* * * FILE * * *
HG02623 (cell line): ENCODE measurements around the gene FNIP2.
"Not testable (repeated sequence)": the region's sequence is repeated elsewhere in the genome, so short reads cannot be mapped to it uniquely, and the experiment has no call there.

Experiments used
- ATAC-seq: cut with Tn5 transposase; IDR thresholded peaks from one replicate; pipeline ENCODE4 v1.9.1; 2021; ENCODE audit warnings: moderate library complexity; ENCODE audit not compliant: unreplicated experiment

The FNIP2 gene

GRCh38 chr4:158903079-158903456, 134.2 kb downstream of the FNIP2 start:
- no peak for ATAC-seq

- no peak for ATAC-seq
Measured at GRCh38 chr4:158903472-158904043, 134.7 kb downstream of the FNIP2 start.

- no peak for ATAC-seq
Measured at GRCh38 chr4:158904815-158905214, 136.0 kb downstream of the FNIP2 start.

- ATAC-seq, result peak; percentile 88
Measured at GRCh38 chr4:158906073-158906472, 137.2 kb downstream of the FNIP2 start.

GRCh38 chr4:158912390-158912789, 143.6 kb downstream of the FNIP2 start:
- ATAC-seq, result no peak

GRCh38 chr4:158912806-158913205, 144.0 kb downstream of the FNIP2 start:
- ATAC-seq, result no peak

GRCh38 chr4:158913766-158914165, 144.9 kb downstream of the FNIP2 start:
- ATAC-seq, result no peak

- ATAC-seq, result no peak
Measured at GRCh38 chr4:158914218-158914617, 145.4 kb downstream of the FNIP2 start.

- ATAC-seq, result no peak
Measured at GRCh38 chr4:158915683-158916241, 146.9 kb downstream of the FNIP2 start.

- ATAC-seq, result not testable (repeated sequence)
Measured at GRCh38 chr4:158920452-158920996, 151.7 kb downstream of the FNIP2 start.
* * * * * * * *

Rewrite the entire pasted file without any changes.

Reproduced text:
HG02623 (cell line): ENCODE measurements around the gene FNIP2.
"Not testable (repeated sequence)": the region's sequence is repeated elsewhere in the genome, so short reads cannot be mapped to it uniquely, and the experiment has no call there.

Experiments used
- ATAC-seq: cut with Tn5 transposase; IDR thresholded peaks from one replicate; pipeline ENCODE4 v1.9.1; 2021; ENCODE audit warnings: moderate library complexity; ENCODE audit not compliant: unreplicated experiment

The FNIP2 gene

GRCh38 chr4:158903079-158903456, 134.2 kb downstream of the FNIP2 start:
- no peak for ATAC-seq

- no peak for ATAC-seq
Measured at GRCh38 chr4:158903472-158904043, 134.7 kb downstream of the FNIP2 start.

- no peak for ATAC-seq
Measured at GRCh38 chr4:158904815-158905214, 136.0 kb downstream of the FNIP2 start.

- ATAC-seq, result peak; percentile 88
Measured at GRCh38 chr4:158906073-158906472, 137.2 kb downstream of the FNIP2 start.

GRCh38 chr4:158912390-158912789, 143.6 kb downstream of the FNIP2 start:
- ATAC-seq, result no peak

GRCh38 chr4:158912806-158913205, 144.0 kb downstream of the FNIP2 start:
- ATAC-seq, result no peak

GRCh38 chr4:158913766-158914165, 144.9 kb downstream of the FNIP2 start:
- ATAC-seq, result no peak

- ATAC-seq, result no peak
Measured at GRCh38 chr4:158914218-158914617, 145.4 kb downstream of the FNIP2 start.

- ATAC-seq, result no peak
Measured at GRCh38 chr4:158915683-158916241, 146.9 kb downstream of the FNIP2 start.

- ATAC-seq, result not testable (repeated sequence)
Measured at GRCh38 chr4:158920452-158920996, 151.7 kb downstream of the FNIP2 start.